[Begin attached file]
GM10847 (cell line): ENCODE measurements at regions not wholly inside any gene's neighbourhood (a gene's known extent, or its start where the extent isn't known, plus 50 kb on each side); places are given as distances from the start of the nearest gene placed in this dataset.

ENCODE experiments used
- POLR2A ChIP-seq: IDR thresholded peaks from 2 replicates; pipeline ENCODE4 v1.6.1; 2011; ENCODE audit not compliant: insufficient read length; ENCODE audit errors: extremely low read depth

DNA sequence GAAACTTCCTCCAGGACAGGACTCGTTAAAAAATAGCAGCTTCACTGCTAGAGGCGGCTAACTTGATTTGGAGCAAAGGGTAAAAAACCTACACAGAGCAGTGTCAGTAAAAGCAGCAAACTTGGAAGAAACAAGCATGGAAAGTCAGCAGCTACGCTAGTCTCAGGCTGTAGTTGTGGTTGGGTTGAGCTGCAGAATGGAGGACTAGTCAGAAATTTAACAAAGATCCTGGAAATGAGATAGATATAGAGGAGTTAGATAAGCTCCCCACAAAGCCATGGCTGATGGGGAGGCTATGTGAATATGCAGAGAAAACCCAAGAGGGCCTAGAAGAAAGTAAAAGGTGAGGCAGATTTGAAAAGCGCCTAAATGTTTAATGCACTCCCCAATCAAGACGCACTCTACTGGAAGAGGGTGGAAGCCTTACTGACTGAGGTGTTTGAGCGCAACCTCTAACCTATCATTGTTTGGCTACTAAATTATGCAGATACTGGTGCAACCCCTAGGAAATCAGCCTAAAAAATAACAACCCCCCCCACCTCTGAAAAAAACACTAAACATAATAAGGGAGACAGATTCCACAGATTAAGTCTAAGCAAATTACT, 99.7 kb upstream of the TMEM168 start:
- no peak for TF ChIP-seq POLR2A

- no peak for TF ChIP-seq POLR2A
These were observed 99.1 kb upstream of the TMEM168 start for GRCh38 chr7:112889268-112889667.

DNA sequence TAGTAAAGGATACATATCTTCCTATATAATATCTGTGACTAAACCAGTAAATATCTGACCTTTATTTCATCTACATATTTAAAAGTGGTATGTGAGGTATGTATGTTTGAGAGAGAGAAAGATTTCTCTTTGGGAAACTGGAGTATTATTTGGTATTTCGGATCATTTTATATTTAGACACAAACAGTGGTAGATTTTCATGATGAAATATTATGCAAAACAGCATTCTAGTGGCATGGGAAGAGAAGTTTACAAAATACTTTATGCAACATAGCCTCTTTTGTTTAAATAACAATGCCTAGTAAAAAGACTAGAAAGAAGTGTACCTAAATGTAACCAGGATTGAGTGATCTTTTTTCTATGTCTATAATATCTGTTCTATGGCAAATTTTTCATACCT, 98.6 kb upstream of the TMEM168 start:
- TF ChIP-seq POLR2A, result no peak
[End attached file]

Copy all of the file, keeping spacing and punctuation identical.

GM10847 (cell line): ENCODE measurements at regions not wholly inside any gene's neighbourhood (a gene's known extent, or its start where the extent isn't known, plus 50 kb on each side); places are given as distances from the start of the nearest gene placed in this dataset.

ENCODE experiments used
- POLR2A ChIP-seq: IDR thresholded peaks from 2 replicates; pipeline ENCODE4 v1.6.1; 2011; ENCODE audit not compliant: insufficient read length; ENCODE audit errors: extremely low read depth

DNA sequence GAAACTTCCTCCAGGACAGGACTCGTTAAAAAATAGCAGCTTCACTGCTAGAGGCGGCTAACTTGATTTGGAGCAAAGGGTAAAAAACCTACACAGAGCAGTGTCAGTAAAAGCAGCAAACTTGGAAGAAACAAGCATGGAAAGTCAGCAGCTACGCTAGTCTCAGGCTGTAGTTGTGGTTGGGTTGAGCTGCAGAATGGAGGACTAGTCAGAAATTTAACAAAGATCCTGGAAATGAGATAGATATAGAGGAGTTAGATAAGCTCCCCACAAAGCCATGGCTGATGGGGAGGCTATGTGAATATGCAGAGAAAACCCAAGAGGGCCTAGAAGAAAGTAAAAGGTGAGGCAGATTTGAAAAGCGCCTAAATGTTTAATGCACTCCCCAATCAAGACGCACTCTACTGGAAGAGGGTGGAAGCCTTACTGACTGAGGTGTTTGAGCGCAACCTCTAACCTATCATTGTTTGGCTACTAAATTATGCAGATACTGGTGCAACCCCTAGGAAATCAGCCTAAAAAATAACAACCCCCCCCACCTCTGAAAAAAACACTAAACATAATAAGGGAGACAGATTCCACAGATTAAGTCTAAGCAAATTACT, 99.7 kb upstream of the TMEM168 start:
- no peak for TF ChIP-seq POLR2A

- no peak for TF ChIP-seq POLR2A
These were observed 99.1 kb upstream of the TMEM168 start for GRCh38 chr7:112889268-112889667.

DNA sequence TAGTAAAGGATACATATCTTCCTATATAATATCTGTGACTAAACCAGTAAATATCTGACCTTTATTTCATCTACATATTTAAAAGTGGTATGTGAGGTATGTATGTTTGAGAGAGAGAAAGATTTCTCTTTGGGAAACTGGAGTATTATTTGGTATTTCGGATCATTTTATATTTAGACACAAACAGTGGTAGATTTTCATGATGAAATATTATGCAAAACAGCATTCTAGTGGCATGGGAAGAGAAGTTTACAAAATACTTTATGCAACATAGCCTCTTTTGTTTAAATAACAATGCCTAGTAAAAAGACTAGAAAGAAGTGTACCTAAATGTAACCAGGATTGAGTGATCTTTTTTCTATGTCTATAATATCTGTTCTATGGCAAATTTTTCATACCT, 98.6 kb upstream of the TMEM168 start:
- TF ChIP-seq POLR2A, result no peak